Explain Van Helsing’s role as Dracula’s antagonist. Why is the old Dutch professor the most threatening adversary to the count?
Van Helsing has been portrayed as a very knowledgeable person who is well versed with modern and ancient medicine, folk remedies and superstitions, and an expert of obscure diseases. He is old, and his physical characteristics eloquently described in the novel further strengthen this image. He is a perfect blend of tradition and modernity.
The similarity between Van Helsing’s first name and the author’s name, along with the common Dutch ancestry, point toward identification by the author with the character of Van Helsing. This character was meant to be the central figure of the novel.
John Seward introduces him in the novel as “a seemingly arbitrary man, this is because he knows what he is talking about better than anyone else,” thus underlining his uniqueness amongst the characters (Stoker, 1997). He continues to describe him as a “philosopher and a metaphysician, and one of the most advanced scientists of his day.” On top of that, he also credits him for having a completely open mind, thus emphasizing that not only is he an expert of established knowledge but also open to accepting things which are not acceptable to others trained in some specific line of thought. This predisposes the old man as the best person who can handle “obscure diseases” like that of Lucy. Thus he was the only one who was able to determine the true nature of Lucy’s sickness.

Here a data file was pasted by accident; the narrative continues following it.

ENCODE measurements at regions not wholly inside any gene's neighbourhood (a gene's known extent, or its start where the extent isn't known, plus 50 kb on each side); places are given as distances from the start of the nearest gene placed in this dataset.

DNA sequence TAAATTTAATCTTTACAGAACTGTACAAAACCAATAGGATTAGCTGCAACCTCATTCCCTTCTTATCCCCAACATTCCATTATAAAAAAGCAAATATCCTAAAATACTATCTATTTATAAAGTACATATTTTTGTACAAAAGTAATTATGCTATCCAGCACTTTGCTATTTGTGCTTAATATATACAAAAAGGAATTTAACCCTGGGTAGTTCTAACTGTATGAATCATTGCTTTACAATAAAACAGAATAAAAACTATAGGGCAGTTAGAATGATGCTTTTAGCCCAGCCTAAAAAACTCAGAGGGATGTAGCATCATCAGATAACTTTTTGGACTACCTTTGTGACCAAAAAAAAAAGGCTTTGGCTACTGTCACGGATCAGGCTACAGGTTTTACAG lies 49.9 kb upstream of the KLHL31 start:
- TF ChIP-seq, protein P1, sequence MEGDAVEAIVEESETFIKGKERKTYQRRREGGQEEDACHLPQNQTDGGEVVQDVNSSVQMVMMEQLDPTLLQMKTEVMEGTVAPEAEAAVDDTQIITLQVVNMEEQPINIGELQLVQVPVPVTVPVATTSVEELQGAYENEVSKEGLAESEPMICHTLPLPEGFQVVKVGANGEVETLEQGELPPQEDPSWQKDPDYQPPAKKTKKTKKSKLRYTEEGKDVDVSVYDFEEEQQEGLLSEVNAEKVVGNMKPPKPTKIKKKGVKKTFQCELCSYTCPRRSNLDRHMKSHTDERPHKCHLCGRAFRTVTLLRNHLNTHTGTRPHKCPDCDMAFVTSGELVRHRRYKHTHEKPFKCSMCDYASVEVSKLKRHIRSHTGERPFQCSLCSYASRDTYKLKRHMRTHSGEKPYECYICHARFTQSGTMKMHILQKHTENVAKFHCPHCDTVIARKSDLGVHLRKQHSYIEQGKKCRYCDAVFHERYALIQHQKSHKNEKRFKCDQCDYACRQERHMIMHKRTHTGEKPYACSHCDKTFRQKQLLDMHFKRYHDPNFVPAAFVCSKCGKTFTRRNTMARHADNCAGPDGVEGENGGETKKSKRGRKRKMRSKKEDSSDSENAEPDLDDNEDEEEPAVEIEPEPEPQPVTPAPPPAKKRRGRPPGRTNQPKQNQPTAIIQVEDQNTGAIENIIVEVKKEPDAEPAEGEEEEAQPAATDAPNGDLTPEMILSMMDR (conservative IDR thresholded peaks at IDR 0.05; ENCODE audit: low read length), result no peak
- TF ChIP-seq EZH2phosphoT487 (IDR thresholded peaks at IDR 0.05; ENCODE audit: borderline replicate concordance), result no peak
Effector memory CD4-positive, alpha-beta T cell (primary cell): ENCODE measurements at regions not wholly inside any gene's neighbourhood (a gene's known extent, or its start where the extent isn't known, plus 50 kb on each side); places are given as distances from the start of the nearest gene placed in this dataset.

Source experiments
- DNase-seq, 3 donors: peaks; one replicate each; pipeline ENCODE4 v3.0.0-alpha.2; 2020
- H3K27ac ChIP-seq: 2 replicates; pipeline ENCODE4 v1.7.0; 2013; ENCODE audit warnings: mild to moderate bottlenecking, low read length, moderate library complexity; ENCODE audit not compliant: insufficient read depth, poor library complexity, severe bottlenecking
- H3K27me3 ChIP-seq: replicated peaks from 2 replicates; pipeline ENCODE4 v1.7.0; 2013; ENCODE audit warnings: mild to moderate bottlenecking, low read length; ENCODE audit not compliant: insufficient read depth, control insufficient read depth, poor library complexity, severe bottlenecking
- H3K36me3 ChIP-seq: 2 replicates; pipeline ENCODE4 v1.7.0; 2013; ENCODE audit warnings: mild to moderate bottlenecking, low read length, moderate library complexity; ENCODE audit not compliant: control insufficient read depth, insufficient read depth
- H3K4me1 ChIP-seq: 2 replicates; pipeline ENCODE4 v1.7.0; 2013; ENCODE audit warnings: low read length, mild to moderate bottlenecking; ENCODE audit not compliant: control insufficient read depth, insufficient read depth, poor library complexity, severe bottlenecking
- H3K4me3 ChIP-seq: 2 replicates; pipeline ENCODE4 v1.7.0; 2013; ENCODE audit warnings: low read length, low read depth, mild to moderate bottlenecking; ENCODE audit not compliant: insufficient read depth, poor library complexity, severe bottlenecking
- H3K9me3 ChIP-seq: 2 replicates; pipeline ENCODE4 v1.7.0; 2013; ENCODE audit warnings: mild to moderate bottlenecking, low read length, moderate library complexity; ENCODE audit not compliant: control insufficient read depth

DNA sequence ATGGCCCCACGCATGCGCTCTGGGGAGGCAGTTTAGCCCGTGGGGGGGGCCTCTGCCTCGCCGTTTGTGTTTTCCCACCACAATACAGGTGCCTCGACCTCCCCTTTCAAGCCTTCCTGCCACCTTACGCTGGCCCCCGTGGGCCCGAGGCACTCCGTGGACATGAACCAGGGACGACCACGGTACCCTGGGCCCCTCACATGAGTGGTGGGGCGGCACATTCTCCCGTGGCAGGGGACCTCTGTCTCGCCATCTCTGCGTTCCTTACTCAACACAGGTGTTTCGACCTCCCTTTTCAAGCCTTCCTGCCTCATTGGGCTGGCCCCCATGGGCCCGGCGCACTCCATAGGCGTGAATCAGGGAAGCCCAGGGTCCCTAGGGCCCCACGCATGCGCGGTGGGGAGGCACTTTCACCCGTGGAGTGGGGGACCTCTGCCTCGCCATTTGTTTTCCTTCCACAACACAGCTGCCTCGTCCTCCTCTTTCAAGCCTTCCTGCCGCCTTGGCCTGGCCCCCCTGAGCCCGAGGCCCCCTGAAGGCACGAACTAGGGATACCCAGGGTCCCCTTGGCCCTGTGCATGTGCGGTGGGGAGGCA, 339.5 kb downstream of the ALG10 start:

Helsing’s wife is mental and resides in a mental institution, and thus he has first-hand experience of eccentric people (Stoker, 1997). He is a member of the Crew of Light and stands out from all the other members to the extent that readers start believing that he is the only one capable of taking on Dracula. Also, both Dracula and Helsing are nonnative English speakers. He is the person who is chosen to present the details of the vampire lore to the readers.
Thus the novel sets a stage in which Helsing appears to be the perfect character as Dracula’s antagonist. Seward builds upon his character as someone “with an iron nerve, a temper of the ice-brook, and indomitable resolution, self-command, and toleration exalted from virtues to blessings, and the kindliest and truest heart that beats” (Stoker, 1997). Thus not only was he capable of taking on Dracula, but his heart also was pure and would not weaken under Dracula’s onslaught (McWhir, 1987).
Additionally, Stoker portrays him as the person who will set the world free, and Helsing himself considers his band as “ministers of God’s own wish,” thus bringing a touch of sacred duty that the old professor has to fulfill and a sense of virtue and evil between the professor and Dracula (Senf, 1979).
So it can be said that the old Dutch professor is the most threatening adversary to the Count. In the end, he successfully kills Dracula.
Jann, R. (1989). Saved by Science? The Mixed Messages of Stoker’s “Dracula”. Texas Studies in Literature and Language, 273-287.
McWhir, A. (1987). Pollution and Redemption in “Dracula”. Modern Language Studies, 31-40.
Senf, C. A. (1979). “Dracula”: The Unseen Face in the Mirror. The Journal of Narrative Technique, 160-170.
Stoker, B. (1997). Dracula. Broadview Press.